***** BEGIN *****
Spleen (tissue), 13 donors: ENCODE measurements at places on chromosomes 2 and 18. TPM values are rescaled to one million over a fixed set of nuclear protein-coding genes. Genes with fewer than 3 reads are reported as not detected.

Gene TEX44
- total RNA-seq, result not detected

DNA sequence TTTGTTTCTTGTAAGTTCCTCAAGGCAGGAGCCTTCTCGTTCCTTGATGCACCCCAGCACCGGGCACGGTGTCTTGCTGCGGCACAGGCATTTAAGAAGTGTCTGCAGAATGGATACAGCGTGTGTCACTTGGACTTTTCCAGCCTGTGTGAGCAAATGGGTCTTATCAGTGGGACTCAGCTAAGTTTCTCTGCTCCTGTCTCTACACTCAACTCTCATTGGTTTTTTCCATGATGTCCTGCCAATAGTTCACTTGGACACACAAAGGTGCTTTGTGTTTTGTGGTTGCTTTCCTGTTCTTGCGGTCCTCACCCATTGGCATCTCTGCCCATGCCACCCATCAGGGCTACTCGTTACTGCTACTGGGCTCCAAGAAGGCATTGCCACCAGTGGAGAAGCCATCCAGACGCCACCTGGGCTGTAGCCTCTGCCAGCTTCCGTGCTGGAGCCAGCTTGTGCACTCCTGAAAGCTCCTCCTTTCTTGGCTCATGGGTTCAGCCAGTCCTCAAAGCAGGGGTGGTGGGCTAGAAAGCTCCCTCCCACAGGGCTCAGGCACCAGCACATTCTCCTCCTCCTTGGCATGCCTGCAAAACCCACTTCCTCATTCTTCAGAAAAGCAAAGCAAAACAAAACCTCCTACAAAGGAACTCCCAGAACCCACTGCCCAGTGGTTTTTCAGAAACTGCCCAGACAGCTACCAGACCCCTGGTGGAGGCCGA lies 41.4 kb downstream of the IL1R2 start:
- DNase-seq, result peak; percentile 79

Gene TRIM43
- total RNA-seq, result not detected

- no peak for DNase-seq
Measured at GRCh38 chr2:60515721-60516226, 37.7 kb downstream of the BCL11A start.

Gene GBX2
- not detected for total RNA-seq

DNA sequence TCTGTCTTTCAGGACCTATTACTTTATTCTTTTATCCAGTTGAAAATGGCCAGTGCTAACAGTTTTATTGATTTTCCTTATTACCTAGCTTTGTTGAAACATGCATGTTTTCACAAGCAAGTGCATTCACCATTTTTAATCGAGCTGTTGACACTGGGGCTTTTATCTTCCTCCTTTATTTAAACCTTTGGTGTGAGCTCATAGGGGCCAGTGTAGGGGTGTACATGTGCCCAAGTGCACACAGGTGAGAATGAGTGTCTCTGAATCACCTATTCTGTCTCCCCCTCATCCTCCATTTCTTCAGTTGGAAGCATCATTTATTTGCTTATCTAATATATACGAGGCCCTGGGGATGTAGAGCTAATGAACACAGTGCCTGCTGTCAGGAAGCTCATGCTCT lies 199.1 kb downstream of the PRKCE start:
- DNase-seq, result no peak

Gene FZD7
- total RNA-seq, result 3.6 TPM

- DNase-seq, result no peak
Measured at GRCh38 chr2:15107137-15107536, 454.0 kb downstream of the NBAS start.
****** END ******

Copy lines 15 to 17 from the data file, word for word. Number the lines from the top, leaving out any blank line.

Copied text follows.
- total RNA-seq, result 3.6 TPM

- DNase-seq, result no peak
Measured at GRCh38 chr2:15107137-15107536, 454.0 kb downstream of the NBAS start.